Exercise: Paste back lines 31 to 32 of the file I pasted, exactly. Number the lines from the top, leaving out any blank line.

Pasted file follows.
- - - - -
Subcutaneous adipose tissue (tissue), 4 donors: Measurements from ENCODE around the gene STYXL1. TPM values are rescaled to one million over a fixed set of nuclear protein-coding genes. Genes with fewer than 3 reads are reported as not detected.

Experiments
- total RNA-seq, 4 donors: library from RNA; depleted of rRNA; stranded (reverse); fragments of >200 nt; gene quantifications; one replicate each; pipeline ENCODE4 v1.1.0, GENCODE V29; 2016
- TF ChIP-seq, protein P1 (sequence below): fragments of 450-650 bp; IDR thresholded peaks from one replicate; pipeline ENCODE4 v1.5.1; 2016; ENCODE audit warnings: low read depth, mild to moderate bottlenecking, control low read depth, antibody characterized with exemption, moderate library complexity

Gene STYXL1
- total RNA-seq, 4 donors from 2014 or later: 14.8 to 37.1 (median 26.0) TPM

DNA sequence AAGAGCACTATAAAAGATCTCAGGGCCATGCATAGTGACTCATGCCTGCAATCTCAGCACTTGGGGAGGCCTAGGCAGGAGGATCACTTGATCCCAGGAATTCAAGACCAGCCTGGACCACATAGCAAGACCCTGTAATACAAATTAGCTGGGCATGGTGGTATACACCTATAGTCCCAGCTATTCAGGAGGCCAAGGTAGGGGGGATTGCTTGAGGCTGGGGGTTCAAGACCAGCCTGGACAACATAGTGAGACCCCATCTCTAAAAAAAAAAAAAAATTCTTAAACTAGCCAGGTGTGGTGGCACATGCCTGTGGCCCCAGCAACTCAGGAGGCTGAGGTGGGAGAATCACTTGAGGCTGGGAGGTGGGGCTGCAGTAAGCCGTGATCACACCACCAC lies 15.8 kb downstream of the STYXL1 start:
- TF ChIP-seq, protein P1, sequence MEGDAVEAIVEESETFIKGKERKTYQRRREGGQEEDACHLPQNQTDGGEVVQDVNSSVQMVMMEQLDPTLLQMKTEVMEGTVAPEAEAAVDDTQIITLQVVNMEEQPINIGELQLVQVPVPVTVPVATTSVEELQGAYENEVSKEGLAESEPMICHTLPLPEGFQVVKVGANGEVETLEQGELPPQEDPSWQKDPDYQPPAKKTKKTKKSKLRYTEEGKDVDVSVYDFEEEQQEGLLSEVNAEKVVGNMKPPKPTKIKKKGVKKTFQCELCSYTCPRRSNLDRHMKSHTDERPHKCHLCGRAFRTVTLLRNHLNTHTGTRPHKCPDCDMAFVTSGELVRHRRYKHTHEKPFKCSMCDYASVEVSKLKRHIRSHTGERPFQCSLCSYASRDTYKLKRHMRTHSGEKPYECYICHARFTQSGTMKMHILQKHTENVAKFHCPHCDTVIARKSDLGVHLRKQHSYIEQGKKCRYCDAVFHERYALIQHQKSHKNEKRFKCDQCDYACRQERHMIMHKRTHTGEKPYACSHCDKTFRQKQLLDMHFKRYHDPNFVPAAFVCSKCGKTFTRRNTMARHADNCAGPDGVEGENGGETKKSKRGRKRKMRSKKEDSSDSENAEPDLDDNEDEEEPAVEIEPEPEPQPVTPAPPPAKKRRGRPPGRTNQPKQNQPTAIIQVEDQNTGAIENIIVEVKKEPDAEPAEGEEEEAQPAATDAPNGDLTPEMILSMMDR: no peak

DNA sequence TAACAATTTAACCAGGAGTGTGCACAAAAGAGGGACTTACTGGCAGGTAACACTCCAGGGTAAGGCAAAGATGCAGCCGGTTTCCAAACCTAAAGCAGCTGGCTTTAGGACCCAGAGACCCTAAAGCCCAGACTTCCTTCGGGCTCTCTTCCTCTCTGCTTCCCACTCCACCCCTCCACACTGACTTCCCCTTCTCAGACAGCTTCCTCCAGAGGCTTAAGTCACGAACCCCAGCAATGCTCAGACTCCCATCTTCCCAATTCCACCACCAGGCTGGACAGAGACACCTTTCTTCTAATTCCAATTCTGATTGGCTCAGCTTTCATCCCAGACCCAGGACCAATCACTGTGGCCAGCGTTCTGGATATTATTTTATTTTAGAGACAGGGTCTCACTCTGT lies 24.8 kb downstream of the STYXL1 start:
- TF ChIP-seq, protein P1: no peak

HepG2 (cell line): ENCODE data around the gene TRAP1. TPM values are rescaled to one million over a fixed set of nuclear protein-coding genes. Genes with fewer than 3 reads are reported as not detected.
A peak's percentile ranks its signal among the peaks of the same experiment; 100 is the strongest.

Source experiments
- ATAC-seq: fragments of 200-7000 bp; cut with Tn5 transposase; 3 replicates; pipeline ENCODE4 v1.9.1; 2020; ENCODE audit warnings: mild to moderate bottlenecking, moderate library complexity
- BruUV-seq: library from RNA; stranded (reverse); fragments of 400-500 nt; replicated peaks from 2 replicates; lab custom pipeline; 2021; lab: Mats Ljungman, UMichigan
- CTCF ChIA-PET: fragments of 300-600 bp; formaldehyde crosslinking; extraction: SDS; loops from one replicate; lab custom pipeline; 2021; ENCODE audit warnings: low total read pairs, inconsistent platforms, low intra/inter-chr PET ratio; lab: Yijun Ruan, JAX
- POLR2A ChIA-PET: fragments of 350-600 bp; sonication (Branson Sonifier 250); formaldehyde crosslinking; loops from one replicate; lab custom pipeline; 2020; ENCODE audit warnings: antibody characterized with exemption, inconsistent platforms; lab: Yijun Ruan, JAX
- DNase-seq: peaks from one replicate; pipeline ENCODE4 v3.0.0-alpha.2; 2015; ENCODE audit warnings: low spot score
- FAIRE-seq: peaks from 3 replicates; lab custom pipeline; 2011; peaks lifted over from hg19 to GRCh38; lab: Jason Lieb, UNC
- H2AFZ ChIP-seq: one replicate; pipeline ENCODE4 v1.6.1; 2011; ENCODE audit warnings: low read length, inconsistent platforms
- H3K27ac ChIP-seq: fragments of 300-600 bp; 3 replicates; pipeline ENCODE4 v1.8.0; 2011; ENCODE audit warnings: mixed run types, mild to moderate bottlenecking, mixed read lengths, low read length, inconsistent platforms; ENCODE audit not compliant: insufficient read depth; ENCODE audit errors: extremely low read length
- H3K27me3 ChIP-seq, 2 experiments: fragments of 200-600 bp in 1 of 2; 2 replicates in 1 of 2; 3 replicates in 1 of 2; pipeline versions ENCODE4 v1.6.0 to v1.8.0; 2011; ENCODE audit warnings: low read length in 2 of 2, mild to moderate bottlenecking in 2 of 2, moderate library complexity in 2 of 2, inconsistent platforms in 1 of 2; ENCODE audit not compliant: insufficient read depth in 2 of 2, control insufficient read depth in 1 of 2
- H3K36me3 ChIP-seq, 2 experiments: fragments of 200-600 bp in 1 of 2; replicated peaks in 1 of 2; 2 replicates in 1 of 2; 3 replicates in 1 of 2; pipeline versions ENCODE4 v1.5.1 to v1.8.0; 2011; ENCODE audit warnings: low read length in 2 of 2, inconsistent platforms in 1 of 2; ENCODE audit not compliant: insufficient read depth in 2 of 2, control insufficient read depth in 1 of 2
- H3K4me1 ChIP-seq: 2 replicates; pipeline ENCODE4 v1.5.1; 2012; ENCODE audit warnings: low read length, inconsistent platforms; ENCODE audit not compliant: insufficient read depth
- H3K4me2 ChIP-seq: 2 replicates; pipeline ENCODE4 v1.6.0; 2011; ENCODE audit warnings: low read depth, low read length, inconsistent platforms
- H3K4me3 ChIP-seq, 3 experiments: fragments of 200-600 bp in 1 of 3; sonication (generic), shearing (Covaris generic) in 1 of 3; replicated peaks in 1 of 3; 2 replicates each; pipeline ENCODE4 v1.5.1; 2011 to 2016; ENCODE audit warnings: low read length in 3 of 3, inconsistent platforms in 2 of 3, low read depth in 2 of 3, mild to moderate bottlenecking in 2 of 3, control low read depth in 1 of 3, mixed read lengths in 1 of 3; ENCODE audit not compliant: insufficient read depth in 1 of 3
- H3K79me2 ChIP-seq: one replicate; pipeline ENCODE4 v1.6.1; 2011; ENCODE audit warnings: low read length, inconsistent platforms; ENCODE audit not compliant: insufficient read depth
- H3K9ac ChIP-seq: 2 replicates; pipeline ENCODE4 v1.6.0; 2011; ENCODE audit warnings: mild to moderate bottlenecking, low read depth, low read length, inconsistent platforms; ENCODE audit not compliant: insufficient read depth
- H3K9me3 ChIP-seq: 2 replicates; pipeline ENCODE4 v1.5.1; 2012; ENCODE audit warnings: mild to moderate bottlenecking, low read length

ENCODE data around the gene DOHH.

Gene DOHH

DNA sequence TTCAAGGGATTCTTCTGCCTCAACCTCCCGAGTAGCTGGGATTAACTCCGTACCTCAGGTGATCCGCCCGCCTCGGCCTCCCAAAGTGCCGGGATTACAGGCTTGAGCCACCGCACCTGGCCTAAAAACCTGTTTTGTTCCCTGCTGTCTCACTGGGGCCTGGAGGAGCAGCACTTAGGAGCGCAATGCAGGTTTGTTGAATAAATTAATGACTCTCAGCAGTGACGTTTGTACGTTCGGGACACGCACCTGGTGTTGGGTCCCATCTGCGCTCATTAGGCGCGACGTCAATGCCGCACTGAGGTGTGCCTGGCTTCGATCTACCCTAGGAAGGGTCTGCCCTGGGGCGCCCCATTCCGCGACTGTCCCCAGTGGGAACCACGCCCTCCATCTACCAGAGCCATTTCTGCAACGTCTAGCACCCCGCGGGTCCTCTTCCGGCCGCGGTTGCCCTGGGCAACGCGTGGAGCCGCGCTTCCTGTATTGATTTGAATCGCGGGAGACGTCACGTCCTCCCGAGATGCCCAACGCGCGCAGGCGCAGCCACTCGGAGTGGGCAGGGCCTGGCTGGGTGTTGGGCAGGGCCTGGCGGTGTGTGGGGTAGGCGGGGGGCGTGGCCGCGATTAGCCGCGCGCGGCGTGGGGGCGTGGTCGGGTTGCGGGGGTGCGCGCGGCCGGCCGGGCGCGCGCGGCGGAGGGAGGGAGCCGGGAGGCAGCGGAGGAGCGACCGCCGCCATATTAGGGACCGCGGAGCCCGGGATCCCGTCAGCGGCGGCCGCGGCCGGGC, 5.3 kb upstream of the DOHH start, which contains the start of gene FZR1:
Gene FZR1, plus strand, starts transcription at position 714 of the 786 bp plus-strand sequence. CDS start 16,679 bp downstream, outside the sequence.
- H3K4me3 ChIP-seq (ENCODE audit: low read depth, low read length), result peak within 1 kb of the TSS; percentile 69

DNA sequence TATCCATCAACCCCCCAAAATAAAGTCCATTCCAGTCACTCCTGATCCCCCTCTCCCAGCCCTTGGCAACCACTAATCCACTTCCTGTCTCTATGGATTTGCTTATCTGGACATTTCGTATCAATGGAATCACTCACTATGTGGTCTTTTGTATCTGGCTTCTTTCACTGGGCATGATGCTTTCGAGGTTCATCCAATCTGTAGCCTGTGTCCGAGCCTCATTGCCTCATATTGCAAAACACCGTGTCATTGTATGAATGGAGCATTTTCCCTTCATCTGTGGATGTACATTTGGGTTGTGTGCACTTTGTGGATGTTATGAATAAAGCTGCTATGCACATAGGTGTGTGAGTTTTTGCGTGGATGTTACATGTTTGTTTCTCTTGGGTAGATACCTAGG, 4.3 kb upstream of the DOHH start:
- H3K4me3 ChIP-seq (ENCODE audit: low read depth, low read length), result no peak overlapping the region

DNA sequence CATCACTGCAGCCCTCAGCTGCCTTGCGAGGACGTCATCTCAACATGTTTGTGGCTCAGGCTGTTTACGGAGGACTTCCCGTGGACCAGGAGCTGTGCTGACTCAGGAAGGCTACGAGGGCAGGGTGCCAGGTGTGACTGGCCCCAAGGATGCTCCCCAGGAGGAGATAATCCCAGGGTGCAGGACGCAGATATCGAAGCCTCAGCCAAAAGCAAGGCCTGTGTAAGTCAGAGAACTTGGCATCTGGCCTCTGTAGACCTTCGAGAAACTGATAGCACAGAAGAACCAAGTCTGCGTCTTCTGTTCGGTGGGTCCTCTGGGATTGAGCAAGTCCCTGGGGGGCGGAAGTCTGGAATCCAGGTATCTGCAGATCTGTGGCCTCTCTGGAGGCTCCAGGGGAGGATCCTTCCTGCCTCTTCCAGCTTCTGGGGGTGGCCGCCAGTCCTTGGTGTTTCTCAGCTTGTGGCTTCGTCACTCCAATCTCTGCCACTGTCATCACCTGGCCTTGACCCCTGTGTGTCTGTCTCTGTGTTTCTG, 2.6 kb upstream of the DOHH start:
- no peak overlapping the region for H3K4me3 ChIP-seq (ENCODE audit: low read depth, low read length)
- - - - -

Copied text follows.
Gene DOHH

DNA sequence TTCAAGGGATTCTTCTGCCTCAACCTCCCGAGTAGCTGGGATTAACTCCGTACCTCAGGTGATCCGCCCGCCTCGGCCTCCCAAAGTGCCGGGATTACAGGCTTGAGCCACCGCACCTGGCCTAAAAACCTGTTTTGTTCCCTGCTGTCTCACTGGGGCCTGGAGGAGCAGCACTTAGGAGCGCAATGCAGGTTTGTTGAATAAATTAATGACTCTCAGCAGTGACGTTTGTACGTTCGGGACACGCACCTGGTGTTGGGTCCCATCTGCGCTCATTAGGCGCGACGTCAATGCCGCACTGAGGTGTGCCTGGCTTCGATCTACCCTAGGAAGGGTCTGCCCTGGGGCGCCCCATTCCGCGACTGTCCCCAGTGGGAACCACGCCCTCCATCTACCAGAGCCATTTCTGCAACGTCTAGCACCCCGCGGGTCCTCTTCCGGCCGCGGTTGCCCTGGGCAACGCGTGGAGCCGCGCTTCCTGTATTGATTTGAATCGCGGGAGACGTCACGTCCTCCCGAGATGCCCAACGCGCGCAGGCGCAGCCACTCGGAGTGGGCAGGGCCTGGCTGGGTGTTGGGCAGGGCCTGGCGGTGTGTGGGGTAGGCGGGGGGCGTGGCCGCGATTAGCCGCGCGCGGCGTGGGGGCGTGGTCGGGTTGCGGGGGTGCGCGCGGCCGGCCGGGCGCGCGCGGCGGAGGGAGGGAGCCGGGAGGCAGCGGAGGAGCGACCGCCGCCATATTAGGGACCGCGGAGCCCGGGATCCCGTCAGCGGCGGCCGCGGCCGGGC, 5.3 kb upstream of the DOHH start, which contains the start of gene FZR1: